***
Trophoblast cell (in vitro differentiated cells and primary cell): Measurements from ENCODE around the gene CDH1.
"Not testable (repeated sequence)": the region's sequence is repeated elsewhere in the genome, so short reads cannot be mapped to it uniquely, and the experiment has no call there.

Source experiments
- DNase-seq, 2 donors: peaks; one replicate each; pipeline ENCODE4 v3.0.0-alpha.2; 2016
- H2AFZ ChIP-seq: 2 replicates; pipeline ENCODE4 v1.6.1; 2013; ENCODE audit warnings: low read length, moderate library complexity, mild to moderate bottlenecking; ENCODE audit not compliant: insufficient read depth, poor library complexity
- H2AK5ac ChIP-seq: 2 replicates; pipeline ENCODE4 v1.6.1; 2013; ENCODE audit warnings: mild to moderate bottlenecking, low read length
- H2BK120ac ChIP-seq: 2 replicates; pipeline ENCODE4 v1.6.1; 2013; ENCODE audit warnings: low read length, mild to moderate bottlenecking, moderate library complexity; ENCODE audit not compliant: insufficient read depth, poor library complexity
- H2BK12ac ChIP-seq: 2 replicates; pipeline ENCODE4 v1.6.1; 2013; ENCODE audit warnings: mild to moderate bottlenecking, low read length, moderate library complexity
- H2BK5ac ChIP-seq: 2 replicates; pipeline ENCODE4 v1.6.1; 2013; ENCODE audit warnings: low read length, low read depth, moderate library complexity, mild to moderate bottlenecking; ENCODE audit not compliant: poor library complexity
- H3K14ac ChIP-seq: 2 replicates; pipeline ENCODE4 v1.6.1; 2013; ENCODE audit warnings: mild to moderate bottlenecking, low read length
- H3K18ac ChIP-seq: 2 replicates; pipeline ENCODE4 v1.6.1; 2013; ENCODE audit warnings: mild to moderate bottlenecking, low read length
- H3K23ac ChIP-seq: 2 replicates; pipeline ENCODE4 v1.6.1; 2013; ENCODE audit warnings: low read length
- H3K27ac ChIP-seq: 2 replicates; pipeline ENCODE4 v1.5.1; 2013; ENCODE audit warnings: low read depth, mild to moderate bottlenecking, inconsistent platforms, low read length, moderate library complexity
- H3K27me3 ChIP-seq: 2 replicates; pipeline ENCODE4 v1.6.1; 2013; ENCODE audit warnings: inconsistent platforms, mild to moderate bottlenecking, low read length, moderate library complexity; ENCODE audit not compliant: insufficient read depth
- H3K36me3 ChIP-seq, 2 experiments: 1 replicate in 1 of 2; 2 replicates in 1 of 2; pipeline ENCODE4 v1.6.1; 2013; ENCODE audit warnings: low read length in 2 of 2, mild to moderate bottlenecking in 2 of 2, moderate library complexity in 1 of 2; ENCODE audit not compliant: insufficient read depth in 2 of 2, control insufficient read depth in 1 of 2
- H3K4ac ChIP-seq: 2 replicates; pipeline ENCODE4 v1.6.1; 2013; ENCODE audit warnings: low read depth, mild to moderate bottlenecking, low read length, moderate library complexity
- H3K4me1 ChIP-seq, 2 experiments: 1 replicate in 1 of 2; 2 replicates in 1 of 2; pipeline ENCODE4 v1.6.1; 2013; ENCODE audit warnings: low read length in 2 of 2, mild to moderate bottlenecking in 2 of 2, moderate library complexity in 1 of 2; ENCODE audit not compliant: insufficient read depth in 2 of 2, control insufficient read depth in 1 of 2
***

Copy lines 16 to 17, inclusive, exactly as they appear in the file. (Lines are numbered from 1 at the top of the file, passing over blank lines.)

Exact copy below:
- H3K4ac ChIP-seq: 2 replicates; pipeline ENCODE4 v1.6.1; 2013; ENCODE audit warnings: low read depth, mild to moderate bottlenecking, low read length, moderate library complexity
- H3K4me1 ChIP-seq, 2 experiments: 1 replicate in 1 of 2; 2 replicates in 1 of 2; pipeline ENCODE4 v1.6.1; 2013; ENCODE audit warnings: low read length in 2 of 2, mild to moderate bottlenecking in 2 of 2, moderate library complexity in 1 of 2; ENCODE audit not compliant: insufficient read depth in 2 of 2, control insufficient read depth in 1 of 2